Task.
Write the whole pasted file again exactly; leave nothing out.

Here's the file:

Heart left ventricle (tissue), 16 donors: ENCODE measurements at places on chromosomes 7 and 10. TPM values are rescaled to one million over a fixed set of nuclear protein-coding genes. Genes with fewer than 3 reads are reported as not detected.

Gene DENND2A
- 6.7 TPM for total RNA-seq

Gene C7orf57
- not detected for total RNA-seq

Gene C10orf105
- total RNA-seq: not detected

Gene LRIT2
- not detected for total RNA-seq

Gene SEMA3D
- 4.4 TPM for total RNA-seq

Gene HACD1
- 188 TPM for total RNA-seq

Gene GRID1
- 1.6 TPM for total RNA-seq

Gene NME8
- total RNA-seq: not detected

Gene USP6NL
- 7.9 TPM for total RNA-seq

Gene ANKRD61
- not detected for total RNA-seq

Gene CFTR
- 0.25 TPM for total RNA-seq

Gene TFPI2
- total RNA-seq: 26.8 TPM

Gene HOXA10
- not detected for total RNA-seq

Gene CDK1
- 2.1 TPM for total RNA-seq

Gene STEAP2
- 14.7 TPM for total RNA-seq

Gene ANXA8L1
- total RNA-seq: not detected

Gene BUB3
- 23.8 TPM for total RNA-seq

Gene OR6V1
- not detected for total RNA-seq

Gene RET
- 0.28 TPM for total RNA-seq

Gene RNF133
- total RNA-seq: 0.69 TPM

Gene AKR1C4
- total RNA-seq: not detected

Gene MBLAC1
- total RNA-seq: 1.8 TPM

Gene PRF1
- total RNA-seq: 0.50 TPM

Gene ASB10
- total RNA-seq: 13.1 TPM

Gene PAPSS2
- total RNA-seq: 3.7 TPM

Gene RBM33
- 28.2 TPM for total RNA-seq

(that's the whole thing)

Heart left ventricle (tissue), 16 donors: ENCODE measurements at places on chromosomes 7 and 10. TPM values are rescaled to one million over a fixed set of nuclear protein-coding genes. Genes with fewer than 3 reads are reported as not detected.

Gene DENND2A
- 6.7 TPM for total RNA-seq

Gene C7orf57
- not detected for total RNA-seq

Gene C10orf105
- total RNA-seq: not detected

Gene LRIT2
- not detected for total RNA-seq

Gene SEMA3D
- 4.4 TPM for total RNA-seq

Gene HACD1
- 188 TPM for total RNA-seq

Gene GRID1
- 1.6 TPM for total RNA-seq

Gene NME8
- total RNA-seq: not detected

Gene USP6NL
- 7.9 TPM for total RNA-seq

Gene ANKRD61
- not detected for total RNA-seq

Gene CFTR
- 0.25 TPM for total RNA-seq

Gene TFPI2
- total RNA-seq: 26.8 TPM

Gene HOXA10
- not detected for total RNA-seq

Gene CDK1
- 2.1 TPM for total RNA-seq

Gene STEAP2
- 14.7 TPM for total RNA-seq

Gene ANXA8L1
- total RNA-seq: not detected

Gene BUB3
- 23.8 TPM for total RNA-seq

Gene OR6V1
- not detected for total RNA-seq

Gene RET
- 0.28 TPM for total RNA-seq

Gene RNF133
- total RNA-seq: 0.69 TPM

Gene AKR1C4
- total RNA-seq: not detected

Gene MBLAC1
- total RNA-seq: 1.8 TPM

Gene PRF1
- total RNA-seq: 0.50 TPM

Gene ASB10
- total RNA-seq: 13.1 TPM

Gene PAPSS2
- total RNA-seq: 3.7 TPM

Gene RBM33
- 28.2 TPM for total RNA-seq